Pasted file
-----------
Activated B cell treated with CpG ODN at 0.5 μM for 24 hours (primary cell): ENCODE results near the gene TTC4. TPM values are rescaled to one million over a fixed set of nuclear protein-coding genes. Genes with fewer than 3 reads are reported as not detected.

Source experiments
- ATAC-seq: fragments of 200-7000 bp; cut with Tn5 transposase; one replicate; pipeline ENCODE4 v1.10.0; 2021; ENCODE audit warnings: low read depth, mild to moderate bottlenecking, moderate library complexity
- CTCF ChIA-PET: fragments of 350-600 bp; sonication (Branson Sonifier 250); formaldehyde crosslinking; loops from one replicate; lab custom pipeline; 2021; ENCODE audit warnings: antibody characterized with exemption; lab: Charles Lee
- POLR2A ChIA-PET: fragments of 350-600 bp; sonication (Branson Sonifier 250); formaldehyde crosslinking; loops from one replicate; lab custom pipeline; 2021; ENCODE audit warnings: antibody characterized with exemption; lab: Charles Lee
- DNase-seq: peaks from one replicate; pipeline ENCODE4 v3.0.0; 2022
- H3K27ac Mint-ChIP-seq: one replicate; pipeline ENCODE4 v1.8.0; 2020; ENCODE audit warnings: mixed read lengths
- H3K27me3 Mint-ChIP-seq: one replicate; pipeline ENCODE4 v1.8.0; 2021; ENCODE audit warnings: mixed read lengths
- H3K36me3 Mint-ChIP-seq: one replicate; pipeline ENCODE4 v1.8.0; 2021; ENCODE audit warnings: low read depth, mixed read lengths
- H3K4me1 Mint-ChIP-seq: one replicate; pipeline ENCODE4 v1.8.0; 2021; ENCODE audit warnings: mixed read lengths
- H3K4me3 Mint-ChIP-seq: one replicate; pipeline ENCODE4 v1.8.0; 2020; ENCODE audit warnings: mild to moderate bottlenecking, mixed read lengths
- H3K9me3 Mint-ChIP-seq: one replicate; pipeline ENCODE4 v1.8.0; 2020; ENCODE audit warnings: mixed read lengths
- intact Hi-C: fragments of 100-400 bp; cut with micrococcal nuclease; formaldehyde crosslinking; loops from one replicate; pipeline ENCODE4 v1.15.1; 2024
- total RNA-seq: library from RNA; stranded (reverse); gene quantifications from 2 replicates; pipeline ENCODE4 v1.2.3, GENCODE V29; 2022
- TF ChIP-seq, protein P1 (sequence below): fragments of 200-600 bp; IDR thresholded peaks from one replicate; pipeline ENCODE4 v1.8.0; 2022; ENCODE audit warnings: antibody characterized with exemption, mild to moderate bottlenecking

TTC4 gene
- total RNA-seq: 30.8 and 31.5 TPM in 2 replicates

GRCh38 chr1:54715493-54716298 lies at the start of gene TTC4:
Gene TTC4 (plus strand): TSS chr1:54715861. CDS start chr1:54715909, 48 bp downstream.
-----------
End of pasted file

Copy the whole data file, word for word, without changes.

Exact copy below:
Activated B cell treated with CpG ODN at 0.5 μM for 24 hours (primary cell): ENCODE results near the gene TTC4. TPM values are rescaled to one million over a fixed set of nuclear protein-coding genes. Genes with fewer than 3 reads are reported as not detected.

Source experiments
- ATAC-seq: fragments of 200-7000 bp; cut with Tn5 transposase; one replicate; pipeline ENCODE4 v1.10.0; 2021; ENCODE audit warnings: low read depth, mild to moderate bottlenecking, moderate library complexity
- CTCF ChIA-PET: fragments of 350-600 bp; sonication (Branson Sonifier 250); formaldehyde crosslinking; loops from one replicate; lab custom pipeline; 2021; ENCODE audit warnings: antibody characterized with exemption; lab: Charles Lee
- POLR2A ChIA-PET: fragments of 350-600 bp; sonication (Branson Sonifier 250); formaldehyde crosslinking; loops from one replicate; lab custom pipeline; 2021; ENCODE audit warnings: antibody characterized with exemption; lab: Charles Lee
- DNase-seq: peaks from one replicate; pipeline ENCODE4 v3.0.0; 2022
- H3K27ac Mint-ChIP-seq: one replicate; pipeline ENCODE4 v1.8.0; 2020; ENCODE audit warnings: mixed read lengths
- H3K27me3 Mint-ChIP-seq: one replicate; pipeline ENCODE4 v1.8.0; 2021; ENCODE audit warnings: mixed read lengths
- H3K36me3 Mint-ChIP-seq: one replicate; pipeline ENCODE4 v1.8.0; 2021; ENCODE audit warnings: low read depth, mixed read lengths
- H3K4me1 Mint-ChIP-seq: one replicate; pipeline ENCODE4 v1.8.0; 2021; ENCODE audit warnings: mixed read lengths
- H3K4me3 Mint-ChIP-seq: one replicate; pipeline ENCODE4 v1.8.0; 2020; ENCODE audit warnings: mild to moderate bottlenecking, mixed read lengths
- H3K9me3 Mint-ChIP-seq: one replicate; pipeline ENCODE4 v1.8.0; 2020; ENCODE audit warnings: mixed read lengths
- intact Hi-C: fragments of 100-400 bp; cut with micrococcal nuclease; formaldehyde crosslinking; loops from one replicate; pipeline ENCODE4 v1.15.1; 2024
- total RNA-seq: library from RNA; stranded (reverse); gene quantifications from 2 replicates; pipeline ENCODE4 v1.2.3, GENCODE V29; 2022
- TF ChIP-seq, protein P1 (sequence below): fragments of 200-600 bp; IDR thresholded peaks from one replicate; pipeline ENCODE4 v1.8.0; 2022; ENCODE audit warnings: antibody characterized with exemption, mild to moderate bottlenecking

TTC4 gene
- total RNA-seq: 30.8 and 31.5 TPM in 2 replicates

GRCh38 chr1:54715493-54716298 lies at the start of gene TTC4:
Gene TTC4 (plus strand): TSS chr1:54715861. CDS start chr1:54715909, 48 bp downstream.